London Mayor Sadiq Khan has said he will establish a commission to look at the use of drugs in London if he is re-elected next month, as part of a new approach to tackling drug-related crime in the capital.
Khan believes there is widespread public support for decriminalisation, citing polls showing nearly two-thirds of those in London support legalising cannabis for adult recreational use.
The Labour politician is looking to set up a new commission to look at the use of drugs in the capital if he is re-elected and is reportedly open to sweeping rule changes.
Speaking to The Guardian, a source close to Khan said “It will be for the commission to look at the evidence in the round, but nothing is off the table in the context of what is best for public health and keeping Londoners safe,”
The proposal will form part of Khan’s wider mayoral election manifesto, published today. If re-elected, he has promised to set up a group of independent experts from fields including criminal justice, community relations and public health. The group will examine evidence on the harms of drugs, support services and prevention, the effectiveness of current laws as well as tackling the root causes of crime.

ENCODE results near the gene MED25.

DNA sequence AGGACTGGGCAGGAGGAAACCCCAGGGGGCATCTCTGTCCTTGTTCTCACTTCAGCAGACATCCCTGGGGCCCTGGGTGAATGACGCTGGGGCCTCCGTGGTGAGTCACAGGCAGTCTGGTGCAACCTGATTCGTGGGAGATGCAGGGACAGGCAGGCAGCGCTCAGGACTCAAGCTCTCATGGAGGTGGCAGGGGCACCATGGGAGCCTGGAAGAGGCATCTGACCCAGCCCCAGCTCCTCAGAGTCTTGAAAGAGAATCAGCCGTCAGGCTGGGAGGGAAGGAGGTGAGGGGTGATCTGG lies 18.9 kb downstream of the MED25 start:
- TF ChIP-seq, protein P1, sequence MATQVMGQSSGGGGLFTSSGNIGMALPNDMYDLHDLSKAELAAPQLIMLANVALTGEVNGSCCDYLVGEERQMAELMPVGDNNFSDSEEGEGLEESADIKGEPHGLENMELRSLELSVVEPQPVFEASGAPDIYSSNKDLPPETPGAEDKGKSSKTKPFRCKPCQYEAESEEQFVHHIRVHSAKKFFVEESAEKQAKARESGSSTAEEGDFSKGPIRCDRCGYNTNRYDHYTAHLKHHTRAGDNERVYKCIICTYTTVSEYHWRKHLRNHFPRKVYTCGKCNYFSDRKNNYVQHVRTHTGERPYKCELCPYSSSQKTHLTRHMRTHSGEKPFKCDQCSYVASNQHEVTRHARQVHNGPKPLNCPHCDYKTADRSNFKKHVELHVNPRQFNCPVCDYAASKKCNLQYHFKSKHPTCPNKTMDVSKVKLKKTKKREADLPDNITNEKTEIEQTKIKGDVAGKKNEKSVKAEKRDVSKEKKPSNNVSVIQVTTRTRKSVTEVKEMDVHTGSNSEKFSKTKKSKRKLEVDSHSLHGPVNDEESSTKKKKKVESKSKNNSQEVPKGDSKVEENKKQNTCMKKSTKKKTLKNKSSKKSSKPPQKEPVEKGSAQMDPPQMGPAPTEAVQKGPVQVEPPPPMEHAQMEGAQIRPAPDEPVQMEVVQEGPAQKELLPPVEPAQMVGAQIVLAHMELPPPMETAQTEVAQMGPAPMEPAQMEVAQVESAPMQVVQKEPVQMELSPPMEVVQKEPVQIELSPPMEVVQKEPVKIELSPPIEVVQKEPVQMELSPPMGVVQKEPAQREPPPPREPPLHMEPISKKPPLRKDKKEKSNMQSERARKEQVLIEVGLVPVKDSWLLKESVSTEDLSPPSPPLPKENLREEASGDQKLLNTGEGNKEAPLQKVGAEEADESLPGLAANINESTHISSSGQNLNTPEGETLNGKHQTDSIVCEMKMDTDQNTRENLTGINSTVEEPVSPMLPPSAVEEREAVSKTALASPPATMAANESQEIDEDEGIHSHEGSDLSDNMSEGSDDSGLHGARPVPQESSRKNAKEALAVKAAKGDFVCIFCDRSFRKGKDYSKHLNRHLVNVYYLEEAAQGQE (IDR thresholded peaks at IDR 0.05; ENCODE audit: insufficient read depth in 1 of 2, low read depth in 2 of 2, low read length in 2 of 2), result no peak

Earlier this year, the Labour leader Sir Keir Starmer said in an interview that he wasn’t in favour of decriminalising cannabis, but that he was open to “grown-up debate” on the issue. Despite the Labour leaders comments, a report by Labour Campaign For Drug Policy Reform shows that 53% of people in the UK are in favour of a health-based approach to drugs.
If re-elected, the work of Mr Khan’s commission would build on research assessing how effective cannabis enforcement is at tackling violence in the capital.
Mr Khan said: “It’s time for fresh ideas about how to reduce the harms drugs and drug-related crimes cause to individuals, families and communities.
“The illegal drugs trade causes huge damage to our society – driving serious and violent crime, damaging people’s health and criminalising too many young people.”